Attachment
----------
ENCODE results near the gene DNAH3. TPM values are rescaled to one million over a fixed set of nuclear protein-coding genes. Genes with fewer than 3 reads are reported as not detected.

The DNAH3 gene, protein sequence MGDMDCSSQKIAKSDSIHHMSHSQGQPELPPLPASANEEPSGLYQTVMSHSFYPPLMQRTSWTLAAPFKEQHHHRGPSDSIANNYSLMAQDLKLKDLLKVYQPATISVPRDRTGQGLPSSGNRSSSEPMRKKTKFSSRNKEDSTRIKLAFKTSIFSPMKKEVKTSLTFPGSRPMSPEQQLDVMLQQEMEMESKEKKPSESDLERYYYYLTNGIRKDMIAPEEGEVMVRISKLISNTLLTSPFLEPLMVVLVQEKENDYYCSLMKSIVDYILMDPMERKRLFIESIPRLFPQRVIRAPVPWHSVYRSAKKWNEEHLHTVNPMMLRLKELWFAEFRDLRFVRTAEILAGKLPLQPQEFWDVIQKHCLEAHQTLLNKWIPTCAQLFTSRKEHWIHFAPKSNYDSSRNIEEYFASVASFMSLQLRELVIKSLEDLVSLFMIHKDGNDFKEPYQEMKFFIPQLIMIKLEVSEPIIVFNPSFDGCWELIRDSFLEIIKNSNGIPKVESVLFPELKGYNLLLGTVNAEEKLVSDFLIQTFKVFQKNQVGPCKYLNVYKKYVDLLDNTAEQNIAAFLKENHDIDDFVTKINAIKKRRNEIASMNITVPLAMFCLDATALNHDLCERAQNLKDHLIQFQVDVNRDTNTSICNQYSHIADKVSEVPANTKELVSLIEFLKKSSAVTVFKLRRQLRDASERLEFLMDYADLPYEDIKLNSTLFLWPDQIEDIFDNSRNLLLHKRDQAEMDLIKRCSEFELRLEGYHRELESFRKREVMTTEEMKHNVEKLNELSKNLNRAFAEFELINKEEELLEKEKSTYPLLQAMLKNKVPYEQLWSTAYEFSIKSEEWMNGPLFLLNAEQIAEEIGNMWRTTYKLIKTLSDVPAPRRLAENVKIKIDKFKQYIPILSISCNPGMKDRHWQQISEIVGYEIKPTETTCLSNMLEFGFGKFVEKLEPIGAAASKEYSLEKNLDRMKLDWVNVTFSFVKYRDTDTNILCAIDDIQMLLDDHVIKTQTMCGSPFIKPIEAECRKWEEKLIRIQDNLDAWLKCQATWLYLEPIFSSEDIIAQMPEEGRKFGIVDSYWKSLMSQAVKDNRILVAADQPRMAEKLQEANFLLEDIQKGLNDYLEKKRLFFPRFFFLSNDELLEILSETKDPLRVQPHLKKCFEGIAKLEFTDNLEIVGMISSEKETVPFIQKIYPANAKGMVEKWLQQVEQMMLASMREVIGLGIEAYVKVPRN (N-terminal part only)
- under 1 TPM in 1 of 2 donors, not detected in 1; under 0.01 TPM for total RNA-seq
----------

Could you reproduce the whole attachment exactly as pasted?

ENCODE results near the gene DNAH3. TPM values are rescaled to one million over a fixed set of nuclear protein-coding genes. Genes with fewer than 3 reads are reported as not detected.

The DNAH3 gene, protein sequence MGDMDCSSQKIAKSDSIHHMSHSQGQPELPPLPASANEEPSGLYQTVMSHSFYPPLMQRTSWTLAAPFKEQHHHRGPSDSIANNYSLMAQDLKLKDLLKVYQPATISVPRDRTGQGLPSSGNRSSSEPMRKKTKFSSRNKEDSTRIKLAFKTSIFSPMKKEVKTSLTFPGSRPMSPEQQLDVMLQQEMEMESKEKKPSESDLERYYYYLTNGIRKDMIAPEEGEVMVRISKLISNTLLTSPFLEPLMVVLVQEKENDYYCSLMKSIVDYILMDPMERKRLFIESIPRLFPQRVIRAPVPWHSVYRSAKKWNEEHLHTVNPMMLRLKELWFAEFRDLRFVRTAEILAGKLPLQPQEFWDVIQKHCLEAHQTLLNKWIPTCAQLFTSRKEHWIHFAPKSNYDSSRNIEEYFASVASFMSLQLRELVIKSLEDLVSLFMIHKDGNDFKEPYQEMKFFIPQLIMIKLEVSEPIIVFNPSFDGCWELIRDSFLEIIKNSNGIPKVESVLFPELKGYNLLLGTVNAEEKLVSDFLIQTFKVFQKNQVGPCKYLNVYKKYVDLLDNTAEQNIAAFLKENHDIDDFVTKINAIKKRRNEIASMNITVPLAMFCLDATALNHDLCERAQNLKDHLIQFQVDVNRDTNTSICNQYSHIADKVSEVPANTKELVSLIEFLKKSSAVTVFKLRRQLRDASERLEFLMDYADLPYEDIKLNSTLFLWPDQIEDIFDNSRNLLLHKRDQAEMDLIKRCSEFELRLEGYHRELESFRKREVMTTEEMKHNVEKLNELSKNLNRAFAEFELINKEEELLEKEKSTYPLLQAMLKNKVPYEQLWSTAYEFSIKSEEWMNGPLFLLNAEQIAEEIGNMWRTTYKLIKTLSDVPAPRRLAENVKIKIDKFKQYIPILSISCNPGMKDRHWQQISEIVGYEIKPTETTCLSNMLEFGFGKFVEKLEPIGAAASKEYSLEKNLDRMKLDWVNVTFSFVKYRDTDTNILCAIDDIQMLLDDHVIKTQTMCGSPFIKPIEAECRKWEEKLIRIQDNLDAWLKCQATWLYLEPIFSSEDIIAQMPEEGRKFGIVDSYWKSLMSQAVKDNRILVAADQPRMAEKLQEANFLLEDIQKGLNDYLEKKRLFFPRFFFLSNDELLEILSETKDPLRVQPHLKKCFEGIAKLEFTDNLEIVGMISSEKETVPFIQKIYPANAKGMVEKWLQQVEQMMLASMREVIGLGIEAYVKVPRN (N-terminal part only)
- under 1 TPM in 1 of 2 donors, not detected in 1; under 0.01 TPM for total RNA-seq